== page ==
Thoughts Over The Morning’s Third Coffee: Xander Corvus Should Just Chill Out; Corvus: Who’s Mike South?

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Whether he exchanged emails or talked directly to someone, an interview with Xander Corvus appears on The Real Porn Wiki Leaks in which Corvus makes comments I find very strange.

For one thing Corvus says he traveled to San Francisco to shoot a block of scenes for, one of them being with Cameron Bay. We’ve already raised the warning flags that could be the ground zero for an HIV attack.

From what Corvus is saying, I get the impression that he never met Bay before they did the scene together.

Corvus says he researches prospective partners and found nothing on Bay that would “give me any reason to fear.” [Isn’t this generally the other way around where women have a “no” list?]

Corvus says he booked the Kink job through the talent agency that represents him, OC Modeling. Then what came as a surprise to Corvus and OC Modeling was that Cameron Bay had used a different stage name previously.

“That came as a surprise,” he told TRPWL.

I could show you the names of a 1,000 different performers who’ve worked under different names. So what?

As if this was a deal breaker, a point is made that both Corvus and his agent Sandra McCarthy at OC Modeling, discovered that “Cameron Bay” was former VH1 reality show cast member and fugitive from justice, Cameron Adams.

And the point is? We know by now that Bay has a prison record, but isn’t the only fact that matters is Bay presenting a clean health record before doing a scene? I didn’t know that Corvus and McCarthy deduct points for moral turpitude.

The article goes on to point out that Mike South posted a photo he found on Twitter from the set of a “50 Man Anal Creampie Gangbang” and claimed that Corvus was the performer wearing jersey #3.

“A buddy of mine told me he’d seen this story online,” said Corvus noting that he doesn’t visit “gossip sites” such as South’s. “I don’t know him, who is he?” says Corvus.

Corvus said he was stunned because he had been misidentified by South, that he was not in that scene.

Corvus goes on to say that anyone familiar with the porn business should know that, “in scenes like those, the guys are paid, like, $150. No offense, but I’m not that level of a dude.”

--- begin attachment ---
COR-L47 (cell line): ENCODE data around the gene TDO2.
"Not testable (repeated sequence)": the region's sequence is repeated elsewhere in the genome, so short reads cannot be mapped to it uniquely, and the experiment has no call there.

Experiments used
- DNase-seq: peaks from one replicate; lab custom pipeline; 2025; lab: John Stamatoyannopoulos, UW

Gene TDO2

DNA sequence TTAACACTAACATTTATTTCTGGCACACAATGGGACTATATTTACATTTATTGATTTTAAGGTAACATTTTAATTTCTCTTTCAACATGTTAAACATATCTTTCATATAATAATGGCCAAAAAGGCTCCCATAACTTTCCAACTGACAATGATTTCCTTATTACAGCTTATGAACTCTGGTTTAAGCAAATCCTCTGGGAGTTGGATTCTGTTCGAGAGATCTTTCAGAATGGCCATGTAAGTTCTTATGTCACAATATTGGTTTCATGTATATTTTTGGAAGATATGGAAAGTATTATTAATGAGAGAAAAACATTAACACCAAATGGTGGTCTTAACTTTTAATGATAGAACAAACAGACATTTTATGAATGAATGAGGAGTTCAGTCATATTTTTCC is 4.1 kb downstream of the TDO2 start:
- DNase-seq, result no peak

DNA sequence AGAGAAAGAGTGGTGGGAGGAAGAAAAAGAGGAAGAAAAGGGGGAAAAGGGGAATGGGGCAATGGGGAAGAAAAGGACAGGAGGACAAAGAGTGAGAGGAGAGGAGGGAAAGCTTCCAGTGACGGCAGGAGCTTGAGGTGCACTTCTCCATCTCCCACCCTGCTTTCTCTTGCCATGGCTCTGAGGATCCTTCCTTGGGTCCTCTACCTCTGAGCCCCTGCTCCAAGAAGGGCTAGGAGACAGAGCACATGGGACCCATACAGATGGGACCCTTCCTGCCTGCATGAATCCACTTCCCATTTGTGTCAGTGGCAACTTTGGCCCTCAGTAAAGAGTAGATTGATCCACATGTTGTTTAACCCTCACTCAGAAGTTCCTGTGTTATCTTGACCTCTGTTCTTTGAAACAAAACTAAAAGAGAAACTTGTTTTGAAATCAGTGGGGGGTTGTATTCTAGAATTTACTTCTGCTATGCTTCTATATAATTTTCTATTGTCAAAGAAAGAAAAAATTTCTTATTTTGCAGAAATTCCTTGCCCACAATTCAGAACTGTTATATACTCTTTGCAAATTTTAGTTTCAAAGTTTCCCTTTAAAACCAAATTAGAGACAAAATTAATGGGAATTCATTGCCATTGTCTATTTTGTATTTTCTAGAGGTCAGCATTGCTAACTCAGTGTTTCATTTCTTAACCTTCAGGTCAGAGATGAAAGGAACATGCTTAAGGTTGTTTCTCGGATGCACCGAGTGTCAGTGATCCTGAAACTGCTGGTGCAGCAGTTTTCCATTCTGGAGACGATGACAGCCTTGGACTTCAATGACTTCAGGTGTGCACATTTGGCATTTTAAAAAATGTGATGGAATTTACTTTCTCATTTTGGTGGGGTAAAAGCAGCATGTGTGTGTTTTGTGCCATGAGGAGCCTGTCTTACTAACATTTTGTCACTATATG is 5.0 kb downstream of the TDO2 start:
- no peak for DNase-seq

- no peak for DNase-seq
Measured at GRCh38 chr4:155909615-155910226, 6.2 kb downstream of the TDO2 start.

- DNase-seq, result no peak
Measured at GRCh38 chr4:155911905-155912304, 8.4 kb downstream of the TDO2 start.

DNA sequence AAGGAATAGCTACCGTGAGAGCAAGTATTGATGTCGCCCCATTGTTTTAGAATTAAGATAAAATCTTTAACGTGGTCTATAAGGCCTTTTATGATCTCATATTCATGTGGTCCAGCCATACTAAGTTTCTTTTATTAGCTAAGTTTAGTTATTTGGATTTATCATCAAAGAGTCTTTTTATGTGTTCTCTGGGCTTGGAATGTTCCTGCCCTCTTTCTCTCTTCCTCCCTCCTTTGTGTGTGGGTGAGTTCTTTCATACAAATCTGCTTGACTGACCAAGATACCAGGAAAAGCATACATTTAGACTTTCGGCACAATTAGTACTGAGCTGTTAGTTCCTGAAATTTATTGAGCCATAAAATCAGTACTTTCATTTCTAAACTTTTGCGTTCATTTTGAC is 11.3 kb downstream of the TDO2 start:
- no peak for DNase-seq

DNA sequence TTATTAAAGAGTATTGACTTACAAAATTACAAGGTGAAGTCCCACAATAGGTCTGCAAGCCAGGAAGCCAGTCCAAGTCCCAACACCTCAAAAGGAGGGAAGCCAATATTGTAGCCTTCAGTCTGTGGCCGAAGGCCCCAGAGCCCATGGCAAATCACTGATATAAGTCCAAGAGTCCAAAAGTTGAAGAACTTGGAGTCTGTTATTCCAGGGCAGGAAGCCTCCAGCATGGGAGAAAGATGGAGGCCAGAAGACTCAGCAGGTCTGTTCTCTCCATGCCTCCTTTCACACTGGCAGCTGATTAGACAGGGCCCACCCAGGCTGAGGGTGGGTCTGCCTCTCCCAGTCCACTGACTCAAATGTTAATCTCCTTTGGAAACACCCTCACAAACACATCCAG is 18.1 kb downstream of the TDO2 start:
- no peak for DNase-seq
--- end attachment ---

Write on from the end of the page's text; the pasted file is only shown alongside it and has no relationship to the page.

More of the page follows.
South took a lot of heat and the TRPWL makes note of that. After the news came out about Bay, Corvus then re-tested and posted his results online as a personal statement.

“I told the people at CET, no matter how this test turns out, I’m putting it out there.”

Corvus says all the publicity had an effect on his family and that his mother hadn’t slept in two days.

“She wasn’t supposed to know about this or hear stuff like this in this way.”

But Corvus then made the ultimate social faux pas when he went to AVN and said, “I definitely feel for [Bay], poor girl. She’s so cute and a really kind girl. She made mistakes, but it’s not like she got HIV by being responsible. A bird didn’t just drop it on her.”?

Rob Black devoted a whole portion of his show to Corvus’ insensitivity not in glowing terms, mind you, and Corvus began challenging Black on Twitter to suck his balls.

Corvus tells TRPWL: “As if his [Black’s] opinion matters. He’s using this to get attention, and he’s taking other people’s stand for his own. Black’s on a little soapbox, and he just wants people to listen to him. He sounds like he needs a hug. Maybe he wasn’t breast-fed or something, I don’t know.”

Corvus admits that he also rang up Katie Summers.

“I wanted to talk to he,” said Corvus.

“Katie and I were friends. We lived in the model house together. She had gone through some stuff and cried on my shoulder; I had been there for her. I wanted to hear why she was backing this guy’s hate against me.”

Friends, maybe, but Summers apparently wanted no parts of Corvus, because Corvus doesn’t mention this in the interview, he called Summers six times in a row.

Corvus adds: “I think we absolutely need to have a summit of some kind. I’m looking at the kind of thing Charity Bangs is talking about, a code of conduct, but we need to have some statement of our rights as performers.

“It should be something that applies to agents and producers as well, in terms [setting] standards for how we act and the kind of information we exchange with each other.”

Corvus has been in the business long enough to know that ain’t going to happen.

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